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Mourning Fort Hood where one, stress-deranged man precipitated a tragedy

We mourn our dead and pray for the wounded at Fort Hood and remember there is thus far every reason to believe this was the work of one stress-deranged man, alone.

Speculations that “this is the work of a jihidi” infiltrator are at this point vacant fear-mongering. They make reference to possibilities that are without clear, modern domestic U.S. military precedent.

The last comparable incident of which we are aware was at Fort Bragg in 1995, when Sgt. William J. Kreutzer Jr. opened fire on members of the 82nd Airborne Division’s 325th Airborne Infantry Regiment during their morning exercise on post. Both of the partners in this service were on the ground, writing about that incident at the time. The motivations in that case were personal, not political and Kreutzer was mentally ill.

American Muslims mourn the deaths and fear backlash because the identified gunman – Maj. Nidal Malik Hasan, a 39-year-old from Virginia – is a muslim who was apparently stressed to the breaking point by his scheduled deployment to Afghanistan. The Council on American-Islamic Relations responded:

No political or religious ideology could ever justify or excuse such wanton and indiscriminate violence. The attack was particularly heinous in that it targeted the all-volunteer Army that protects our nation. American Muslims stand with our fellow citizens in offering both prayers for the victims and sincere condolences to the families of those killed or injured.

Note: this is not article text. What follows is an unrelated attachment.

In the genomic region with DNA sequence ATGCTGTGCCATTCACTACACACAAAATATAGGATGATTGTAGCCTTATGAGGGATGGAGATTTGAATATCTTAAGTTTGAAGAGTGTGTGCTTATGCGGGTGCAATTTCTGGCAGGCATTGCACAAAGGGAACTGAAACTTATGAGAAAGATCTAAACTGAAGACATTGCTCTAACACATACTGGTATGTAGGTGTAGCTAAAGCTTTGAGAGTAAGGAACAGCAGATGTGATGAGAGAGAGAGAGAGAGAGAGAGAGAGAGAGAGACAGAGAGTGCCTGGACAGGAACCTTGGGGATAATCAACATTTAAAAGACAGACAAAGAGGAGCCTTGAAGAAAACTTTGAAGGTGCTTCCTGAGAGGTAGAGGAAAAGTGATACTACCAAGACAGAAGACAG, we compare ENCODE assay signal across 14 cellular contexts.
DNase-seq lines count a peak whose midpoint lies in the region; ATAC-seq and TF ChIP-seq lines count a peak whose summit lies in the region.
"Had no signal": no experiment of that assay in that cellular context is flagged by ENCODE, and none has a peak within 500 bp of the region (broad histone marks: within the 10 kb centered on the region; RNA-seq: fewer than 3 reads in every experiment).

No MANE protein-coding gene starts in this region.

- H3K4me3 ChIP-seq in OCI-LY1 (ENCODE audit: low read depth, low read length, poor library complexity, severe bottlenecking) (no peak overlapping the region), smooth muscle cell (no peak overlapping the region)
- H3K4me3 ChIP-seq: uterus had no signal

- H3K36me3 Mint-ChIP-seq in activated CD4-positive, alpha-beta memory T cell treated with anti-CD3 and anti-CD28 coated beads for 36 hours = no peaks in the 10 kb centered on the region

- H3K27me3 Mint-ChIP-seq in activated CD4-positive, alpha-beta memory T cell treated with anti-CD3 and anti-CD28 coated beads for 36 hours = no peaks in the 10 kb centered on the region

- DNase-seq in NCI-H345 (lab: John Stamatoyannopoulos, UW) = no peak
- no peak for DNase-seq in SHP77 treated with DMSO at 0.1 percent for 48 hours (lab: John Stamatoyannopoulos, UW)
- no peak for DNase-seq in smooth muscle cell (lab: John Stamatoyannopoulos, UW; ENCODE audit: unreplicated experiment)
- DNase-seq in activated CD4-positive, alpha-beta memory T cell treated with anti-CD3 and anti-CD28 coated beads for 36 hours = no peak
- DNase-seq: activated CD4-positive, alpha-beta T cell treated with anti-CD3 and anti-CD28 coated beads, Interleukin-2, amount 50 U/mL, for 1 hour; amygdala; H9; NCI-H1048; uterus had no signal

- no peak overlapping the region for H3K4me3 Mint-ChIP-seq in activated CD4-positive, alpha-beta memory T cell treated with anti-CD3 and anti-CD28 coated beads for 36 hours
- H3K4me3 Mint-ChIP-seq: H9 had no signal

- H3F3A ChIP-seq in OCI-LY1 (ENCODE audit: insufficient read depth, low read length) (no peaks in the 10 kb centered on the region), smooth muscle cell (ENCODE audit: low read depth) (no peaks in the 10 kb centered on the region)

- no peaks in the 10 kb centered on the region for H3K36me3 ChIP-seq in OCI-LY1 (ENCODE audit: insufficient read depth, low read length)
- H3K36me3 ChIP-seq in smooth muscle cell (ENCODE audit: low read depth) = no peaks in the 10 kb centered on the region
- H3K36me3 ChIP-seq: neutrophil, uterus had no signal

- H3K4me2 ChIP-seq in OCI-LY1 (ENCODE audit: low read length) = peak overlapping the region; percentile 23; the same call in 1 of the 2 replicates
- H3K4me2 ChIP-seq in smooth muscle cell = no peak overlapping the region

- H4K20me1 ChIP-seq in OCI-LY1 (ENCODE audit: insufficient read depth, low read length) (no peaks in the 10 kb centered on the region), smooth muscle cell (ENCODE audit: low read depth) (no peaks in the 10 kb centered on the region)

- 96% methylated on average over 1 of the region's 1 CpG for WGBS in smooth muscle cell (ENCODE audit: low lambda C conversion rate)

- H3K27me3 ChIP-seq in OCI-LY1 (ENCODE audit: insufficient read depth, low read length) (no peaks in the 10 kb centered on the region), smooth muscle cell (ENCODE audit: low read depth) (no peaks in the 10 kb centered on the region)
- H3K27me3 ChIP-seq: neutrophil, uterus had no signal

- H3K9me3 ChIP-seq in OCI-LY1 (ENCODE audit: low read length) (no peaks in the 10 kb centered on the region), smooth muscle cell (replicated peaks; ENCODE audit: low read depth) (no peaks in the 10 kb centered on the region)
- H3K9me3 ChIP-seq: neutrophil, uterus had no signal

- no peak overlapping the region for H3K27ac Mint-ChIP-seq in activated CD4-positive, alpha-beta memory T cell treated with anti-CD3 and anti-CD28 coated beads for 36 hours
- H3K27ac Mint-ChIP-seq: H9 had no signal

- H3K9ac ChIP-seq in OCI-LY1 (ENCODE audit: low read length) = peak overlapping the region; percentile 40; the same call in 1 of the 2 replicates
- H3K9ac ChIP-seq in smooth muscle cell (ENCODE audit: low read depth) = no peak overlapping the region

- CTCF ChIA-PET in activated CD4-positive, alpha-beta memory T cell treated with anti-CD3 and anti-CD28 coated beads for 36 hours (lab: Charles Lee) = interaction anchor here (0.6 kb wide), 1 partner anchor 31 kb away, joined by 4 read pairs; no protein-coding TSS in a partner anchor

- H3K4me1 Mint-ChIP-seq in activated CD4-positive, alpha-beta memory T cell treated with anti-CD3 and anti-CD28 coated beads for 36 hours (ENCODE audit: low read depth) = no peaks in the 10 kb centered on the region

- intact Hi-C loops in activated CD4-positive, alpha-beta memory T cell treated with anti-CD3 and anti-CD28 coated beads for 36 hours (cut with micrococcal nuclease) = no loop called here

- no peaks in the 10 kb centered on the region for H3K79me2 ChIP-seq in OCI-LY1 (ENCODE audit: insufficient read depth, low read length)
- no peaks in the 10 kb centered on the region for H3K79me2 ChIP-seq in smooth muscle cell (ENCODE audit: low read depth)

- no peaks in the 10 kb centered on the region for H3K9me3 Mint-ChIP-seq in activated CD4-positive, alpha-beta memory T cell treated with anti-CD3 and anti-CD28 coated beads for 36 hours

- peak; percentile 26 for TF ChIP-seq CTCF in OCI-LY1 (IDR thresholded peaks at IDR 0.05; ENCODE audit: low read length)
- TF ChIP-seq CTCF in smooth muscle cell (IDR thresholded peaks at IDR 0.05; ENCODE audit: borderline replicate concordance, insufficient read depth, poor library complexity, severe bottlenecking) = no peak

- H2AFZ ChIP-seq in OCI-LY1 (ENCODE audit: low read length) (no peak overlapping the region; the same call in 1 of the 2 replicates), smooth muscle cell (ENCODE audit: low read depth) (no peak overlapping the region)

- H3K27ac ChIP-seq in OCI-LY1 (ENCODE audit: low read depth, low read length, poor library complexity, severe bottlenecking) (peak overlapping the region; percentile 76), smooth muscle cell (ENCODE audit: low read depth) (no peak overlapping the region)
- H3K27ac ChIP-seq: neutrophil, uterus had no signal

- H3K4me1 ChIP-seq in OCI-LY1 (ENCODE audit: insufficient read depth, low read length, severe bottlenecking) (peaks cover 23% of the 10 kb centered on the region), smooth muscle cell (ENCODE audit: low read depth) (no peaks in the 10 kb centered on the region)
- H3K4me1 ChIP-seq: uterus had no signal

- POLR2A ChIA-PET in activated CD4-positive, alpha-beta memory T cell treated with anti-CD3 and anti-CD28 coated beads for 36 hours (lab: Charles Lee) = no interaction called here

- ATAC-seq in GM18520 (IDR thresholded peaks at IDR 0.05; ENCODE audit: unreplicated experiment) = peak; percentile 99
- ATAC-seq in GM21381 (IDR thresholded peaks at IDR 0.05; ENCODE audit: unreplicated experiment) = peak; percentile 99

It is to the credit of U.S. Sen. John Cornyn, R-Texas, that he urges moderation in response to events at Fort Hood.

Wajahat Ali writes in the British Guardian:

After an American soldier’s tragic outburst of violence at Fort Hood, Texas – the army’s largest US post, with some 40,000 troops – dominates the headlines, a fear-mongering hysteria concerning his supposed religious motivations is taking priority over questions regarding his mental health.

The FBI had already been prompted by his online postings to investigate him.

Gen. Robert Springer got it right in comments to WRAL when he said it was “another example [like Kreutzer] of someone that went, we use the term, ‘Off his rocker,’ at the moment and attacked his own troops.”

The Army encourages soldiers to seek help, and the base commander at Fort Hood explicitly did so [.pdf] a short time ago. It is a searing tragedy that Nidal, a troubled psychiatrist and “mortified by having to deploy” to Afghanistan, was apparently somehow unable to do so before exploding.

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November 6, 2009 - Posted by | Crime, terrorism | , , ,

1 Comment

  1. […] Our view of the incident is here. […]

    Pingback by The act of an individual, not expressive of an entire faith « BaptistPlanet | November 10, 2009


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